The output of a strong cryptographic process based on the aforementioned “shared secret”, is potentially a stream of information that is unintelligible, unless one has access to the keys used to encode the data. For example, the message “The lazy fox jumped over the brown dog” when encrypted might appear as something like “{umlaut over ( )}PGPÁÁN {53¢ ¢æó ÿl,0 ′ã“FEã+‡yø°ê¾Ëœ‡ CoÏ%T+Ò?+ÿ/[t ò ˜””. Such an encrypted message—which does not appear to be any natural language and thus discloses to any reviewer that it is a “machine” or coded construct rather than a natural communication between two human beings—cannot be converted into intelligible form except by someone with appropriate decryption software/algorithm and a secret and/or shared decryption key.

In some contexts, sending a stream of undecipherable information that resembles no natural language in common use today may itself may be a tip off that an encryption process is being used, especially if one is using a communications medium that is rarely encrypted. For instance, if one is sending a textual based message via SMS, intervening systems between the communicating peers may be set up to scan for certain patterns of data or words. Since the encrypted stream may not appear to fit within acceptable parameters of potential listening parties or devices, the encrypted data stream may be flagged for additional analysis or disallowed altogether, ultimately alerting other entities to the fact the peers are communicating in a secure fashion. An attacker might be able to look for messages whose content indicates it has been encrypted, and concentrate on trying to break them—or apply so-called “traffic analysis” techniques to the encrypted messages in an attempt to learn something about the sender, the receiver or the messages they are exchanging. As one example, the mere knowledge that a secure message has been sent at a certain time from a certain place may in itself be valuable information even if the message content has not been exposed or decrypted.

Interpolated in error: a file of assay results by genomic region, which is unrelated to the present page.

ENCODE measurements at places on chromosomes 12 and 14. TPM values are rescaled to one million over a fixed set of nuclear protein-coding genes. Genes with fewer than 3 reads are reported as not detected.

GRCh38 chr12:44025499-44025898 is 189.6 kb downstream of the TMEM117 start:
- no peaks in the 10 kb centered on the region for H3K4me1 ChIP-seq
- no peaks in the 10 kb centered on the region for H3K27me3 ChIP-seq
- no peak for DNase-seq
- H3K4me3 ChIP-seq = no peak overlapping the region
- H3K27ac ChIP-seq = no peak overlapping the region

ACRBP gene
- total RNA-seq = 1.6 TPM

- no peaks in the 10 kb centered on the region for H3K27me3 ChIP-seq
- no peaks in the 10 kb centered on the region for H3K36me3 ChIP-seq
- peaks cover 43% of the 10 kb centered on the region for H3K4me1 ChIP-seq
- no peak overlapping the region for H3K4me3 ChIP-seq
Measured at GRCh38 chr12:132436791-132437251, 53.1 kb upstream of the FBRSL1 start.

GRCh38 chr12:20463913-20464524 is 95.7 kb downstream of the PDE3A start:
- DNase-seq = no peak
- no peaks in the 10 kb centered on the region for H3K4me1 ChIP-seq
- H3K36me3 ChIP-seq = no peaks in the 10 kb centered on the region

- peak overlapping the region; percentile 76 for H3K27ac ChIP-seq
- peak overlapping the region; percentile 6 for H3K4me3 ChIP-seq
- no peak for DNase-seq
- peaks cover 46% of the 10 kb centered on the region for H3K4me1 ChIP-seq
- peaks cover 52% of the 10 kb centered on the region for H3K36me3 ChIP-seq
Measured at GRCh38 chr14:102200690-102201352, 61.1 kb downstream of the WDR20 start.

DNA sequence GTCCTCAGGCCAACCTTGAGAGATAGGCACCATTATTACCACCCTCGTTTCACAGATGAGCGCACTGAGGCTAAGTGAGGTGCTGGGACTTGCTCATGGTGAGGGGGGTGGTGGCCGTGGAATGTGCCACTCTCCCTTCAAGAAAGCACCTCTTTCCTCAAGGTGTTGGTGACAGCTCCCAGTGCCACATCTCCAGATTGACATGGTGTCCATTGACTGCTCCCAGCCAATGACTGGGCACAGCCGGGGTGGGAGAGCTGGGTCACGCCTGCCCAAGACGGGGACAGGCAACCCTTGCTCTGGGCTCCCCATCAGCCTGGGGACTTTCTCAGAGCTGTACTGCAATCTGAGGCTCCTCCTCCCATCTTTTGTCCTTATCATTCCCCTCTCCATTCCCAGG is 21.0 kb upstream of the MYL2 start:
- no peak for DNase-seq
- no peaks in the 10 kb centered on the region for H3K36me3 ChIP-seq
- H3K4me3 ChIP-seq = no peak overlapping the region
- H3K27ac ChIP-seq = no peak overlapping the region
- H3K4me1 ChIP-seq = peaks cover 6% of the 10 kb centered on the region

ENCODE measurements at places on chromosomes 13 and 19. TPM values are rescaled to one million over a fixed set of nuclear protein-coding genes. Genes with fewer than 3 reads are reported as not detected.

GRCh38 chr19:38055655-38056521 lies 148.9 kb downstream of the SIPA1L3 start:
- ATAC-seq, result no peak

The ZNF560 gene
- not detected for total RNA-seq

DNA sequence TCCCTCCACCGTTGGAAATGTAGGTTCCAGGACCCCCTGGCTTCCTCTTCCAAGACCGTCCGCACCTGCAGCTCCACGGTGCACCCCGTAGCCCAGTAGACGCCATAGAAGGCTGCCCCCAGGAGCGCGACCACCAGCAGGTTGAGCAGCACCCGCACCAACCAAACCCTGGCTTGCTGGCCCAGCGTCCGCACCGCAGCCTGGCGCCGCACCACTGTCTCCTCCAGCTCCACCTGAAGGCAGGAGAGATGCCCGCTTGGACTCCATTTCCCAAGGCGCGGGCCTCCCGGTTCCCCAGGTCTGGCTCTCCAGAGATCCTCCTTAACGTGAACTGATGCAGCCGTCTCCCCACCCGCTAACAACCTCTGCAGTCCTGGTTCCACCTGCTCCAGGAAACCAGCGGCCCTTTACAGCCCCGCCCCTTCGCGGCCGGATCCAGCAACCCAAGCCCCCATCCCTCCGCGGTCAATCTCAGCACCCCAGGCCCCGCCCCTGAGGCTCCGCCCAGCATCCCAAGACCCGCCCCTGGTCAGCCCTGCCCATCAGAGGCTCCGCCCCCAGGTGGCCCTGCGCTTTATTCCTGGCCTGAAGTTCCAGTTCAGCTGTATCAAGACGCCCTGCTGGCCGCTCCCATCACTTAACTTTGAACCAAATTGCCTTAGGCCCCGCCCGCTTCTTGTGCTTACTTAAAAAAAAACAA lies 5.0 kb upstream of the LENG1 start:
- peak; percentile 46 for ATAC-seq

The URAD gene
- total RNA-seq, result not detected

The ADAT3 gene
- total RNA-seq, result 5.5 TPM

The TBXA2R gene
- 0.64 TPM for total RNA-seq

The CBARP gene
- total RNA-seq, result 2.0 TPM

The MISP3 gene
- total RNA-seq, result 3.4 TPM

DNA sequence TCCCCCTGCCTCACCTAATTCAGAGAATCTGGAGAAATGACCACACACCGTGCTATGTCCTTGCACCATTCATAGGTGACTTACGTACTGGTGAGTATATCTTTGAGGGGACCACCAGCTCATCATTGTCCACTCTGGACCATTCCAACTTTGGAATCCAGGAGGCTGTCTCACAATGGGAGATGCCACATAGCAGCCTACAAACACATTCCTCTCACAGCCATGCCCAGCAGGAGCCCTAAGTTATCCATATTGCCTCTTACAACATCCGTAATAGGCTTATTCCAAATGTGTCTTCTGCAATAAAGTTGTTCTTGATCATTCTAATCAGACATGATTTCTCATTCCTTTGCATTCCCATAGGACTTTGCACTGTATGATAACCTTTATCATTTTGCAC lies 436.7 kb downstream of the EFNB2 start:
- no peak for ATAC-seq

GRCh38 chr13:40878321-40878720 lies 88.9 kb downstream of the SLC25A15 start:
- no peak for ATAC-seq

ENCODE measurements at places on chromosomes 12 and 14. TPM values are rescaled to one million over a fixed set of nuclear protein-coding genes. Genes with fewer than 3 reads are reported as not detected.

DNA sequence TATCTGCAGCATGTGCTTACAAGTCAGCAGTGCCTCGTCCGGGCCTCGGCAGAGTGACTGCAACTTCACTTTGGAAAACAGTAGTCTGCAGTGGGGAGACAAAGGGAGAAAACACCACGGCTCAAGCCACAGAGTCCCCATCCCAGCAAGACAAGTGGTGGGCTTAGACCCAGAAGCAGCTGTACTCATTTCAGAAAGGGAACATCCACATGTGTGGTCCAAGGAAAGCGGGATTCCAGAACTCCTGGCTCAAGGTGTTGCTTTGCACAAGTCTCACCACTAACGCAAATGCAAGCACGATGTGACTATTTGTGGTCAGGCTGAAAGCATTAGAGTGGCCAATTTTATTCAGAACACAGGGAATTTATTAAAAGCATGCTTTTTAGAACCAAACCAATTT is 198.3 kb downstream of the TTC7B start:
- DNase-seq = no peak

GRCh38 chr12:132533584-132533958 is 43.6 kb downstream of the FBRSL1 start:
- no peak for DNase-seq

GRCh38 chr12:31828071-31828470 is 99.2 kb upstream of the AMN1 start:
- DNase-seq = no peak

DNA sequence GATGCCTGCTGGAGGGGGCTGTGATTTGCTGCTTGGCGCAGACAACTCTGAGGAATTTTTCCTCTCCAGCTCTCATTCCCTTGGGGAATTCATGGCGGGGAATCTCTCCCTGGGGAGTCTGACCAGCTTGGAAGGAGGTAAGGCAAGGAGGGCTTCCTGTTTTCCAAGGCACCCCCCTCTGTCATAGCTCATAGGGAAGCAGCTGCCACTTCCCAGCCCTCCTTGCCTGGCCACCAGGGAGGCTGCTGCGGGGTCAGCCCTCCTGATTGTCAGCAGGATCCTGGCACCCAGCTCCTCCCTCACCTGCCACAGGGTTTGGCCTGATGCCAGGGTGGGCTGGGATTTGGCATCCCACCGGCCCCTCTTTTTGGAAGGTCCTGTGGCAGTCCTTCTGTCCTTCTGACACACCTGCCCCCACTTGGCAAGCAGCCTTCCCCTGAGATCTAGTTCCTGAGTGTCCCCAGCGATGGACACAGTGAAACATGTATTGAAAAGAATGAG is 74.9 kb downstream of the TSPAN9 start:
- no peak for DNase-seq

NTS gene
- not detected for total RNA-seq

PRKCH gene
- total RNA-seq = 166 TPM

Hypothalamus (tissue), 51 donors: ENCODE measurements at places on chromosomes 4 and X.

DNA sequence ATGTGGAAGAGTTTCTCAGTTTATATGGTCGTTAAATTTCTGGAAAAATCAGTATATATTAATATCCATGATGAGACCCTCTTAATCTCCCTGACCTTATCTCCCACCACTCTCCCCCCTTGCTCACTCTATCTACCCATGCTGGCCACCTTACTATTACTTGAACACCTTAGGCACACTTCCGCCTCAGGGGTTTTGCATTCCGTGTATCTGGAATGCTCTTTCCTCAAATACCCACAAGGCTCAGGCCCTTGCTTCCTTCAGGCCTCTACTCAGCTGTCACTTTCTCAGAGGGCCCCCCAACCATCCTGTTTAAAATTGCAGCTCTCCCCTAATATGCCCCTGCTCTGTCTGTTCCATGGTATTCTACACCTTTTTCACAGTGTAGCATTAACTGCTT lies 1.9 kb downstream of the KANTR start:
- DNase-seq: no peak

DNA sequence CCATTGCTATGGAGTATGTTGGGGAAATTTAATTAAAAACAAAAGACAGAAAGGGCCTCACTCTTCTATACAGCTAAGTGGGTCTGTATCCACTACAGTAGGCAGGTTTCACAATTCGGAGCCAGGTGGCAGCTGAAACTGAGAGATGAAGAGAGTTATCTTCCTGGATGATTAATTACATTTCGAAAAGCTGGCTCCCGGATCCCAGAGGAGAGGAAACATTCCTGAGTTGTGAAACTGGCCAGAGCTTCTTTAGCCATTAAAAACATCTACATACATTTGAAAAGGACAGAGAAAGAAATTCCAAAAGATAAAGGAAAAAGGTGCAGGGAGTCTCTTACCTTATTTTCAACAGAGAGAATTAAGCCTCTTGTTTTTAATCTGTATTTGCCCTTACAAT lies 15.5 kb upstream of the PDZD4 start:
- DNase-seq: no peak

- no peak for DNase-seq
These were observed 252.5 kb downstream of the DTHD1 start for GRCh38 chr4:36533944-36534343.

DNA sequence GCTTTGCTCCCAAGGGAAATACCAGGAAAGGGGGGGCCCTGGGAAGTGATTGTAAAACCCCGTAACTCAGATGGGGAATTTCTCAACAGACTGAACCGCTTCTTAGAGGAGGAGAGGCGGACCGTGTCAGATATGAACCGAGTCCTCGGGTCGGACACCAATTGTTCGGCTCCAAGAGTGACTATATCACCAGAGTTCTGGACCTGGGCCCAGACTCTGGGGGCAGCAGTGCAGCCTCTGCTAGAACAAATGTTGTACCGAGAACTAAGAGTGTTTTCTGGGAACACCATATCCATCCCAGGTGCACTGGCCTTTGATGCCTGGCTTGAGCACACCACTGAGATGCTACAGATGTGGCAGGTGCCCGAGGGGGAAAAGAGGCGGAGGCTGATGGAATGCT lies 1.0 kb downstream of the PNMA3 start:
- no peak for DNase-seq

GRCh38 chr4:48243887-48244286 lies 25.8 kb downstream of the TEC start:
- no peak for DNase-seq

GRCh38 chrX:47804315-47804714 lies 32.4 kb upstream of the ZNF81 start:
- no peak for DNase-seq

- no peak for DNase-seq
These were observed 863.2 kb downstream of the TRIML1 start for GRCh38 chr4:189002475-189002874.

Those skilled in the art are aware of so-called “steganography” (“hidden writing”) for hiding messages. Steganography is commonly understood to be the practice of hiding a message or picture, often within a larger message or picture. A picture that contains an embedded message or picture can often be indistinguishable to even the most sophisticated user. For example, during WWII, spies photographically created miniature messages in the form of “microdots” that were then adhered to ordinary documents such as newspapers or typewritten letters. The microdots masqueraded as periods or other punctuation marks in these ordinary documents. Other more ancient examples of hiding messages include writing on wooden tablets that are then covered by wax, and the use of invisible inks.

There are more modern, computer age examples of steganography. For example, it is known to hide a message within a color image. A color picture as stored and processed by computer is typically encoded as an RGB image with each pixel in the image (consisting of the three colors (Red, Blue and Green)) represented by an eight-bit number. Replacing the low-order bit of each of the three colors with a bit representing a bit of the desired text to be hidden will make virtually no change to the image as seen by a user. Another known but more complex steganography technique alters the relationship between the Discrete Cosine Transform (DCT) coefficients in a compressed (e.g., JPEG) image in a way that encodes a hidden message.